Photographer: Matthias Hangst/Getty Images

Olympic Opening Ceremony Puts Brazil Cash Crunch on Display

  • Creative director tapped ‘MacGyver-ism’ to make ends meet
  • Government freed up resources in last-minute funding

Ready or not, here comes Rio de Janeiro. The Olympic games opened Friday with last-minute funding and an interim head of state, underscoring the economic and political turmoil gripping host country Brazil.

Ceremony organizers had to make do with a budget that’s a fraction of the amount spent by 2012 Olympics host London. It wasn’t enough; they needed eleventh-hour government funds to make ends meet, breaking Rio 2016’s long-held promise for the event to be privately funded.

Artists preform during the opening ceremony on Aug. 5.
Artists preform during the opening ceremony on Aug. 5.
Photographer: Ian MacNic/Getty Images

The cash crunch led to a scaled-down event. Plans to use high-tech gadgets, including drones, were dropped. Instead, ceremony planners used projectors and their knack for improvisation, a skill celebrated locally that’s known as “jeitinho.” The budget was much below expected, said Daniela Thomas, one of the ceremony’s creative directors.

“The spirit of improvisation is important in Brazil. The translation would be ‘MacGyver-ism,’” Thomas said, referring to a popular television series from the 1980s where the protagonist used ingenuity to resolve life-threatening situations. “We don’t have the means, but we have to do it, so we will.”

The show at the iconic Maracana stadium kicked off Friday evening with a festival of song and dance to celebrate tolerance at a time of global instability, as well as the nature and ethnic diversity of South America’s biggest country. The ceremony, which was televised with a delay in some countries, also featured a reminder about the perils of climate change. Estimates suggest that nearly half the world’s population will tune in to at least part of the four-hour event.

The local organizing committee has been on a cost-cutting drive for most of the past year to stick to a 7.4 billion-real ($2.3 billion) budget raised mainly through sponsorship sales and a grant from the International Olympic Committee. With less than 24 hours before the ceremony, Rio 2016 was forced to break a promise that no public funds would be used to stage the event.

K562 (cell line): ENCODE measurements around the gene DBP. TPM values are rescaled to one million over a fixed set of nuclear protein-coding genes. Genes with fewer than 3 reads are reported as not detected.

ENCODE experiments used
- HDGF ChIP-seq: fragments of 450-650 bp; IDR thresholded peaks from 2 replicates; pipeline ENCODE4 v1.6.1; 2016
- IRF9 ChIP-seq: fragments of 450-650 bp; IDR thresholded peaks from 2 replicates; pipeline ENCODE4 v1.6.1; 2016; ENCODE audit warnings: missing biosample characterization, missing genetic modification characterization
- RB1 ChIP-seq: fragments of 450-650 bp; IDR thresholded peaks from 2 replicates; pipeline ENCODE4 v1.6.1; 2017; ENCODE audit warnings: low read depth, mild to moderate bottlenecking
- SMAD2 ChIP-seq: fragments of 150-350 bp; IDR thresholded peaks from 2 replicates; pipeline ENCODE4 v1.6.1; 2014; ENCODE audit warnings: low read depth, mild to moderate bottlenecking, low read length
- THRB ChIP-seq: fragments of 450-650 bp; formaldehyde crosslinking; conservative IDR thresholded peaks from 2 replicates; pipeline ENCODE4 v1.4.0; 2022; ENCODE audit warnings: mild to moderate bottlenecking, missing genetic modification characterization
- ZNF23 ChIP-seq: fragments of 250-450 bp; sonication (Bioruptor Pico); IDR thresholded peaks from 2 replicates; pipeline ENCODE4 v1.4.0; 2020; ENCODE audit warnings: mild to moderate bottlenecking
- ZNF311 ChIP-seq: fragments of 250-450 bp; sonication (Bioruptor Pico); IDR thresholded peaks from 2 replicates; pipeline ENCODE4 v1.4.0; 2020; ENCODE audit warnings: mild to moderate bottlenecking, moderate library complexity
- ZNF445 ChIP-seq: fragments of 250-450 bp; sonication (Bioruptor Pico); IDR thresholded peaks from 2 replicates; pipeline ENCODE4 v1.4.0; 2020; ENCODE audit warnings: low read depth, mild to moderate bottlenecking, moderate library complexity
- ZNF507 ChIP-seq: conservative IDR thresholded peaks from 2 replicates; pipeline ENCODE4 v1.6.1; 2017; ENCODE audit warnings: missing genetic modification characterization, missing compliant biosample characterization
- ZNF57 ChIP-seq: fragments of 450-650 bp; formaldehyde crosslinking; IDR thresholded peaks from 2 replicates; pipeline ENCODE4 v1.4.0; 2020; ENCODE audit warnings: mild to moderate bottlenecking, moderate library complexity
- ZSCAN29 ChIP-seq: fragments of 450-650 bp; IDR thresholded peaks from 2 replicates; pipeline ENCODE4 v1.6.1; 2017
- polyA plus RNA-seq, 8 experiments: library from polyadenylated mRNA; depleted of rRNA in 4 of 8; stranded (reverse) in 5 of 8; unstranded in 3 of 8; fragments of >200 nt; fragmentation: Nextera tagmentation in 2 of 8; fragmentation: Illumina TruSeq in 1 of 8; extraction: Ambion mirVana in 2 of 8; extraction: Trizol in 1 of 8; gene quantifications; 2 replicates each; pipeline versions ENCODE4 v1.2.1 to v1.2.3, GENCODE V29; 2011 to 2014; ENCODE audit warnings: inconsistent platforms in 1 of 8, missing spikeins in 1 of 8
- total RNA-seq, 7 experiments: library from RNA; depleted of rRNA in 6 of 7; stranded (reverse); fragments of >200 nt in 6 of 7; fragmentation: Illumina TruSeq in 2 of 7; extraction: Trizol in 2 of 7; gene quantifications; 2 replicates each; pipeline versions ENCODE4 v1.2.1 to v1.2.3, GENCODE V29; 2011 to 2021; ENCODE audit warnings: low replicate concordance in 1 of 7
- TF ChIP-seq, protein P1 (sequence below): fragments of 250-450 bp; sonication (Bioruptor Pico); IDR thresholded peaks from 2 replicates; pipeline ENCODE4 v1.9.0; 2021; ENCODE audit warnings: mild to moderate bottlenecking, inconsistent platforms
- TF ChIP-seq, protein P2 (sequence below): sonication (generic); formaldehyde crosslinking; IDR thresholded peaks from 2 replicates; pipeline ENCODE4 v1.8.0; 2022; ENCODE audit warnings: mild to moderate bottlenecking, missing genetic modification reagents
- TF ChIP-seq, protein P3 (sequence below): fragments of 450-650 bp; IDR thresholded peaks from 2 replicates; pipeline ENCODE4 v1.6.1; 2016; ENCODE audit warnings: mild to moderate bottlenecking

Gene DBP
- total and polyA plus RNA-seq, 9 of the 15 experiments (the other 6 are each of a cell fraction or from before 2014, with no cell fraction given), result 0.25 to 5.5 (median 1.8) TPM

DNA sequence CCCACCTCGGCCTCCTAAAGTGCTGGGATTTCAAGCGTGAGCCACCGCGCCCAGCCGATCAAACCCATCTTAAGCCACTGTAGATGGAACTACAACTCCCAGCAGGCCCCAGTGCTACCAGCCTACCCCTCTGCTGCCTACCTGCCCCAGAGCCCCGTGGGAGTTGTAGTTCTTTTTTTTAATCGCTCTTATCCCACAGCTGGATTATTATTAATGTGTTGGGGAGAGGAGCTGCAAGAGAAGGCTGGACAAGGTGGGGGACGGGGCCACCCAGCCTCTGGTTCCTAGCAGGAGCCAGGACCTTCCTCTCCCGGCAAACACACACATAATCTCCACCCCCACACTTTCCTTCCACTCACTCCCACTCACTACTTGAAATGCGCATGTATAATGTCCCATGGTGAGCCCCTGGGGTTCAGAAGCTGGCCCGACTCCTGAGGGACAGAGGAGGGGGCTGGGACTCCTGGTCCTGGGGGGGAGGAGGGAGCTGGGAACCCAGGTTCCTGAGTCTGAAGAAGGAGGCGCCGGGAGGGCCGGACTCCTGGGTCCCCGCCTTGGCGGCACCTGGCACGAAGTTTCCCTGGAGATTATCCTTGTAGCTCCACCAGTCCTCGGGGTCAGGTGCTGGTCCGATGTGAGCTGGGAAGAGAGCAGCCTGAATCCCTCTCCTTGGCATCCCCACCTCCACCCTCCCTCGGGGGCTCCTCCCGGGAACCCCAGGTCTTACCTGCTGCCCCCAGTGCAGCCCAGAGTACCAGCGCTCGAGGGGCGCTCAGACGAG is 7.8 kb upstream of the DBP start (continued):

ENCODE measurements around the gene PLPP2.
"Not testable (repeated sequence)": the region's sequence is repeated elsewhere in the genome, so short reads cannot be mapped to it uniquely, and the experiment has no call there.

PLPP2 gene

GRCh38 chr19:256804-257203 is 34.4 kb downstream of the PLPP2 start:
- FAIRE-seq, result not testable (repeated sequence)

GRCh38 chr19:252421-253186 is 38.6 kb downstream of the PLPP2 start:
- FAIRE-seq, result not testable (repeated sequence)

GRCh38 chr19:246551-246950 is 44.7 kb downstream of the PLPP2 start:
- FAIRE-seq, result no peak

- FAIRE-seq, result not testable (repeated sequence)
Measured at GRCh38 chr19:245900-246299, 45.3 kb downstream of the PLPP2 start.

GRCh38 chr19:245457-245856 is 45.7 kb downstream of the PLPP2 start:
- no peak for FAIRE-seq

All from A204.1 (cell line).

“We have overcome this financial problem,” Eliseu Padilha, chief of staff to Brazil’s acting president, said Thursday. The federal and city governments are providing 270 million reais to cover the shortfall, according to his office.

The Olympics take place seven years after Rio beat out rivals including a Barack Obama-backed Chicago. Brazil was then riding high, a darling among investors with then-President Luiz Inacio Lula da Silva claiming “our time has come.” Brazil has since lost a hard-won investment-grade rating, and Lula has been embroiled in a massive corruption scandal. The country is mired in its worst recession in decades and political crisis has made interim president Michel Temer -- who took office following the suspension of Dilma Rousseff -- the nation’s representative at the Maracana.

Temer kept a low profile at the start of Friday’s ceremony, after some of his aides expressed concern he would be jeered by spectators. The master of ceremonies broke with tradition and failed to introduce him after presenting the president of the Olympic Committee, Thomas Bach, as the festivities began. Temer was later booed when declaring the games officially open.

Tickets remain on sale for most events, a far cry from the enthusiasm which greeted the announcement when Rio was picked to host the games. Almost half of Brazilians are against hosting the Olympic games, according to a July poll of 2,792 people by Datafolha.

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